And so Carrie stood up and she yelled exactly how it all came to be.

carrie

[Laughs] I knew the answer. That’s not true. So he said, “Café Gratitude is a family operation that started 15 years ago.” Woah, what? I remembered that correctly. [Ross responds emphatically.] Um, and he said, “The inception was, we asked ourselves how do we create a place where people can come and be awakened to the presence of love and gratitude and nourishment? We wanted food and human connections.” So they started in San Francisco and he considers Café Gratitude a school of transformation. Now, to remind you, this is a restaurant. Let’s pull back a little bit.

ross

Yeah, you’re ordering food, you’re eating that food, you’re paying for that food, and then you’re leaving. Is that a—

carrie

Yeah, you’re on your lunch hour.

ross

—school of transformation?

carrie

But it does sound like working there is super intense, and I’ll tell you about that in a minute.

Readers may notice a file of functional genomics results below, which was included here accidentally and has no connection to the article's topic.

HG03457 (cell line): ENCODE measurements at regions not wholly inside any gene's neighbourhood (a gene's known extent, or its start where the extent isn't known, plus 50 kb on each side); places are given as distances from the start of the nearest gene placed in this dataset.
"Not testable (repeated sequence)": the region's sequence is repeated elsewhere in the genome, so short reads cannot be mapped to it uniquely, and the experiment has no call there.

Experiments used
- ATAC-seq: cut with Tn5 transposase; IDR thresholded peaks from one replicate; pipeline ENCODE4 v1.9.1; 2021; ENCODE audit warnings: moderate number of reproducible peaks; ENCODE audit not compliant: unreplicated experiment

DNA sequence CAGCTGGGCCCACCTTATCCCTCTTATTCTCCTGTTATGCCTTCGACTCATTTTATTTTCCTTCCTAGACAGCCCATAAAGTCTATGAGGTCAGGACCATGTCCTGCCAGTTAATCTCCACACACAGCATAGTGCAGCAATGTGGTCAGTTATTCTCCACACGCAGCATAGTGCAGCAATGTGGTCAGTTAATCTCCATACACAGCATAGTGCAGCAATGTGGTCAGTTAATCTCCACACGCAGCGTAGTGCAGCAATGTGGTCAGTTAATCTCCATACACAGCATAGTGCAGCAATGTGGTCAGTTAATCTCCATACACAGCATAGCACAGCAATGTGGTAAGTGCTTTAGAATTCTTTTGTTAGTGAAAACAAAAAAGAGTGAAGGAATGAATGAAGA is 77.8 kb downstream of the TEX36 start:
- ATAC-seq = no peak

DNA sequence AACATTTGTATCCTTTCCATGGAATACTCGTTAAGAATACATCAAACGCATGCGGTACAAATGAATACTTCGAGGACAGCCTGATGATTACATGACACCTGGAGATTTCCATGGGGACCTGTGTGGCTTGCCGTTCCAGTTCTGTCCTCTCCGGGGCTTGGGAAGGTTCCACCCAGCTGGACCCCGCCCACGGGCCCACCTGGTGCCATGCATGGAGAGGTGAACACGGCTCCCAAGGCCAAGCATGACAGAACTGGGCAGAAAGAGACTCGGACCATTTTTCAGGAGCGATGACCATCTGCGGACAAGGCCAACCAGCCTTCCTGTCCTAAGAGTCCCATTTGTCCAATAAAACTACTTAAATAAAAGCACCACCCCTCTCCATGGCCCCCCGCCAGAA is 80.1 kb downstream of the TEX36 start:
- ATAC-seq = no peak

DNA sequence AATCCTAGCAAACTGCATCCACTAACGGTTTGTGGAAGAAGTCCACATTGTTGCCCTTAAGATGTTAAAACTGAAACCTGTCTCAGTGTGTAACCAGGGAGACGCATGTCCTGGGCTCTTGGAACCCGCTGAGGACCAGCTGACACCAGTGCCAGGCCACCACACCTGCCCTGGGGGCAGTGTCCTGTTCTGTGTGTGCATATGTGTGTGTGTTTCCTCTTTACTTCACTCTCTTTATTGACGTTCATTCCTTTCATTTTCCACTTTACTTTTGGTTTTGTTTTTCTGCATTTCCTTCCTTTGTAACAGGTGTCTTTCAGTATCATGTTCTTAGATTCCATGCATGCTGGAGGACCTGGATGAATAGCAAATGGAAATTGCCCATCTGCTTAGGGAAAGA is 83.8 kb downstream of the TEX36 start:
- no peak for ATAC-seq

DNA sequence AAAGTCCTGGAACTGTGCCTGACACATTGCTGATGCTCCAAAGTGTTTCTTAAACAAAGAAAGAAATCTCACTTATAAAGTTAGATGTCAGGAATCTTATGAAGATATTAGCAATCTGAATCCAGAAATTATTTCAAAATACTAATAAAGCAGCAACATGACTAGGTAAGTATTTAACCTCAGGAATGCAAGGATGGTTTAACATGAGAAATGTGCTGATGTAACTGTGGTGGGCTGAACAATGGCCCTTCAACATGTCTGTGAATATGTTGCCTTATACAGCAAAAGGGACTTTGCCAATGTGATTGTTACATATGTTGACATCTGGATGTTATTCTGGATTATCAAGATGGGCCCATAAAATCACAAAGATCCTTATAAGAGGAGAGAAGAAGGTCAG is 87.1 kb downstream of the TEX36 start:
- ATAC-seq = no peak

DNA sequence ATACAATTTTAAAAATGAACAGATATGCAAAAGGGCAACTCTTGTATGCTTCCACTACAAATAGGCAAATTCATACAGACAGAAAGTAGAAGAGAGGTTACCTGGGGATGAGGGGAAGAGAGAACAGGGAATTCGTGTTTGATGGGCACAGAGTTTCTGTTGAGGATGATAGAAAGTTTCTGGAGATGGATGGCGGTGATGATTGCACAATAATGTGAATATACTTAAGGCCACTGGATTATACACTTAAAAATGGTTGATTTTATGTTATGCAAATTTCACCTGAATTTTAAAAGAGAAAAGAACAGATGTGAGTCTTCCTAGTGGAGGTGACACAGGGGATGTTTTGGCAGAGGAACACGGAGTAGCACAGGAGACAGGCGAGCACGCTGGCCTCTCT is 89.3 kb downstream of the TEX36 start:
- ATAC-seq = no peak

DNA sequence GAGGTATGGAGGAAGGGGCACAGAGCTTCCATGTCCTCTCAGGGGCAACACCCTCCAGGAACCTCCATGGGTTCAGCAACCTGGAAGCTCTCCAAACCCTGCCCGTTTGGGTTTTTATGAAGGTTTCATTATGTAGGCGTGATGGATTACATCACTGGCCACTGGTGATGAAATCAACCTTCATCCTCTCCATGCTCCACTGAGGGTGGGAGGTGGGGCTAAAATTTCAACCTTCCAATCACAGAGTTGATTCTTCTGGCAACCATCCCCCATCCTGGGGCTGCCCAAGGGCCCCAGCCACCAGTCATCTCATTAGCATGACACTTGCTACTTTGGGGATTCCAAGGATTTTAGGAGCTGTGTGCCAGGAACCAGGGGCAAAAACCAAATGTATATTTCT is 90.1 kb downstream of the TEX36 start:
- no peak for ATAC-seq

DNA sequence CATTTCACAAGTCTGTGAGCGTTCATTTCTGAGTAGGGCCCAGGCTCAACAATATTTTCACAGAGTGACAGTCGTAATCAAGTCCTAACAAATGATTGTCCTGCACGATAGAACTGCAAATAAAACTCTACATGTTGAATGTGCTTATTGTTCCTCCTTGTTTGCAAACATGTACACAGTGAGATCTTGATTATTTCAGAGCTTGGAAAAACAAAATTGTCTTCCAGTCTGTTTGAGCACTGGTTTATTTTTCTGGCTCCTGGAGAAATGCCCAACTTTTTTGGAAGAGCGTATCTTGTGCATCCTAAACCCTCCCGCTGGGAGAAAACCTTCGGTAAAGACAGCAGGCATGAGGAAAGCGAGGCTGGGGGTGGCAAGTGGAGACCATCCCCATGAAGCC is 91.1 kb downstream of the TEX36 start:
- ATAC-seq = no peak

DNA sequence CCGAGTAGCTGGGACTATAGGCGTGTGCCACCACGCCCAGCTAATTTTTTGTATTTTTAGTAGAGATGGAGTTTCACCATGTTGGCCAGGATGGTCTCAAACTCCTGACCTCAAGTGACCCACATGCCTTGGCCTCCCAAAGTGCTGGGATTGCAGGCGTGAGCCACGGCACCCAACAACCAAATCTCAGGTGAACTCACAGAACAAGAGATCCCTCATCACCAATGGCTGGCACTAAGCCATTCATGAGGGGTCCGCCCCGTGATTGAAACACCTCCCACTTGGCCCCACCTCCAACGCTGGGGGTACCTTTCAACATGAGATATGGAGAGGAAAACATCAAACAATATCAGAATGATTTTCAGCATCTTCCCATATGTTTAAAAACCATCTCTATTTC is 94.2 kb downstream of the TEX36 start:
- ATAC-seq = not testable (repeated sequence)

ross

I remember he referred to the Source as the cult classic, so—

carrie

Cute. Love it.

ross

Yeah yeah yeah, he’d already kind of introduced that.

carrie

He said he wanted everyone to be able to come to Café Gratitude and receive a seed of recognition that your life is a picture of your mind.

ross

That sounds like a Deepak Chopraism. “Your life is a picture of your mind?” No, that doesn’t parse as anything.

carrie

But also, you’re gonna come in and receive a seed of the recognition that your life is a picture of your mind.

ross

[Laughing] Ah, that’s worse.

carrie